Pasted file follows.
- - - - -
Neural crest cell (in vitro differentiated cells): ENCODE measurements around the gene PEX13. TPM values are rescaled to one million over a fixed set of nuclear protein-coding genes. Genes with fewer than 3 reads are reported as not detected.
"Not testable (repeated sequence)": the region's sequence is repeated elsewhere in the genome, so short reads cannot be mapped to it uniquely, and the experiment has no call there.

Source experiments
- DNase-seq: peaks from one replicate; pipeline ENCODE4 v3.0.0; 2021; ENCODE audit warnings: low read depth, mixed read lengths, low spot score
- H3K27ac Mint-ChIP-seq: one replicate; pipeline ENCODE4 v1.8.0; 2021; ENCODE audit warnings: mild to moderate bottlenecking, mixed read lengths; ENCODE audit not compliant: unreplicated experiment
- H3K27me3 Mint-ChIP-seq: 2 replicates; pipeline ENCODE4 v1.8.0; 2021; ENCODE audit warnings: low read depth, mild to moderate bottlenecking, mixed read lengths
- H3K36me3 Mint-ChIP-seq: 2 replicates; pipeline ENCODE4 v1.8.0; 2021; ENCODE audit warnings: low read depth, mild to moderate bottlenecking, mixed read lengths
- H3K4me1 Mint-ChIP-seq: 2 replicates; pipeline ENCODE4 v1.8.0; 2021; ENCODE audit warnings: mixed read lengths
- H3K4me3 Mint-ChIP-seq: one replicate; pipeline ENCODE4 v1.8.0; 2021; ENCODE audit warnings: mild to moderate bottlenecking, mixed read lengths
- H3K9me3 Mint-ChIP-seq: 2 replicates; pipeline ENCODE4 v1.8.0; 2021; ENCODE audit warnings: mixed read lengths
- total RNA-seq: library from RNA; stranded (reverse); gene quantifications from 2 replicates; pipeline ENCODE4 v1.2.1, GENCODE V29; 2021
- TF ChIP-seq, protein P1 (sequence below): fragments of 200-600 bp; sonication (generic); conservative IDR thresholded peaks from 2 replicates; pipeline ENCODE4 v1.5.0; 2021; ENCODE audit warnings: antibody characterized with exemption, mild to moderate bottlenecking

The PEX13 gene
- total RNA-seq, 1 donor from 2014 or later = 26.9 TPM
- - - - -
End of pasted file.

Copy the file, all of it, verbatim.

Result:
Neural crest cell (in vitro differentiated cells): ENCODE measurements around the gene PEX13. TPM values are rescaled to one million over a fixed set of nuclear protein-coding genes. Genes with fewer than 3 reads are reported as not detected.
"Not testable (repeated sequence)": the region's sequence is repeated elsewhere in the genome, so short reads cannot be mapped to it uniquely, and the experiment has no call there.

Source experiments
- DNase-seq: peaks from one replicate; pipeline ENCODE4 v3.0.0; 2021; ENCODE audit warnings: low read depth, mixed read lengths, low spot score
- H3K27ac Mint-ChIP-seq: one replicate; pipeline ENCODE4 v1.8.0; 2021; ENCODE audit warnings: mild to moderate bottlenecking, mixed read lengths; ENCODE audit not compliant: unreplicated experiment
- H3K27me3 Mint-ChIP-seq: 2 replicates; pipeline ENCODE4 v1.8.0; 2021; ENCODE audit warnings: low read depth, mild to moderate bottlenecking, mixed read lengths
- H3K36me3 Mint-ChIP-seq: 2 replicates; pipeline ENCODE4 v1.8.0; 2021; ENCODE audit warnings: low read depth, mild to moderate bottlenecking, mixed read lengths
- H3K4me1 Mint-ChIP-seq: 2 replicates; pipeline ENCODE4 v1.8.0; 2021; ENCODE audit warnings: mixed read lengths
- H3K4me3 Mint-ChIP-seq: one replicate; pipeline ENCODE4 v1.8.0; 2021; ENCODE audit warnings: mild to moderate bottlenecking, mixed read lengths
- H3K9me3 Mint-ChIP-seq: 2 replicates; pipeline ENCODE4 v1.8.0; 2021; ENCODE audit warnings: mixed read lengths
- total RNA-seq: library from RNA; stranded (reverse); gene quantifications from 2 replicates; pipeline ENCODE4 v1.2.1, GENCODE V29; 2021
- TF ChIP-seq, protein P1 (sequence below): fragments of 200-600 bp; sonication (generic); conservative IDR thresholded peaks from 2 replicates; pipeline ENCODE4 v1.5.0; 2021; ENCODE audit warnings: antibody characterized with exemption, mild to moderate bottlenecking

The PEX13 gene
- total RNA-seq, 1 donor from 2014 or later = 26.9 TPM